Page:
WHY does he want to get a taste of the floor?

Well, because there are some food residues that are left on the floor. It could be the time when your kids are taking their meals or having a snack, and they left their food residues all over the floor.

This triggers your dog to lick the floor to taste and eat these residues.

When your dog licks the floor, what he’s really doing is trying to “eat” what’s on the floor. By using his tongue “like a fork” to get a sample, he can identify what’s on the floor before eating them.

What’s interesting is that most dog owners often think that the “licking floor” habit is just their dogs trying to keep the place “neat” and “clean.” 

So make sure that you do your diligence and keep your house clean of any residue food and that should deter your dog from continuing his “licking floor” behavior.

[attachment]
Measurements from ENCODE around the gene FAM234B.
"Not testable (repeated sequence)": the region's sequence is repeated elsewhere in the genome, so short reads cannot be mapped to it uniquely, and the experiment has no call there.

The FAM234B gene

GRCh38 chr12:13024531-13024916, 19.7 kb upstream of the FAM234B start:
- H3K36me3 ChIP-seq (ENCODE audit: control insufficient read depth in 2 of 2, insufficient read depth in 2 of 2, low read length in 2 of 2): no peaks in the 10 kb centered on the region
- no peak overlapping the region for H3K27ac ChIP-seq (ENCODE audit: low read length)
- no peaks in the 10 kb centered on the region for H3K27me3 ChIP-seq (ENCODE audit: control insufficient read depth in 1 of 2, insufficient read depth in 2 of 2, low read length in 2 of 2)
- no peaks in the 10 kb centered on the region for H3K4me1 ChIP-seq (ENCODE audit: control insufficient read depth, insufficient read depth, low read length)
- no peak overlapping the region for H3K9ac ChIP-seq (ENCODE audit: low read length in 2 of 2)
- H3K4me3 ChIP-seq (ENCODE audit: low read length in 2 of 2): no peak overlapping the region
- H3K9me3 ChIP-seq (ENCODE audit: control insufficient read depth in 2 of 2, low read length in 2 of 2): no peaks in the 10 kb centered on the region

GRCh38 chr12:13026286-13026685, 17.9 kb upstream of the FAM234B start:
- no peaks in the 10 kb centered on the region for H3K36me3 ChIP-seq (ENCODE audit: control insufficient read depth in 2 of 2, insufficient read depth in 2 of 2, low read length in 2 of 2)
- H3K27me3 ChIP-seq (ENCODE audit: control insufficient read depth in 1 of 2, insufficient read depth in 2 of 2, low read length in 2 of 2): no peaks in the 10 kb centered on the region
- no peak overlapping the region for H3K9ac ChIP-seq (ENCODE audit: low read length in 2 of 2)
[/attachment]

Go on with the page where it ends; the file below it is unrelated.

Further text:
To Get Rid Of The Taste In His Mouth?

Your dog may have a bad taste in his mouth and may be licking the floor trying to get rid of it. He may also be licking the floor to get rid of something from his mouth?

He may have swallowed something that got stuck in his mouth, and he is trying to get rid of it by licking the floor. 

Just keep an eye out for any objects that may be stuck in your dog’s mouth and get them out as soon as you see them and see if this helps to stop his licking behavior.

Diet Deficiency Triggers His Licking?

Just like humans, dogs need vitamins and minerals for their bodies to function properly.

If your dog doesn’t have enough of these nutrients, he may start licking the floor as the minerals and clay-like smell of tiles triggers his crave to make up for his dietary deficiency.

He may even lick up his vomit as it contains the nutrients he needs.

So what kind of diet should your dog eat? 

The answers depend on the age and lifestyle of your dog. A senior or an overweight dog will need different types of food than a puppy or a lean athletic dog.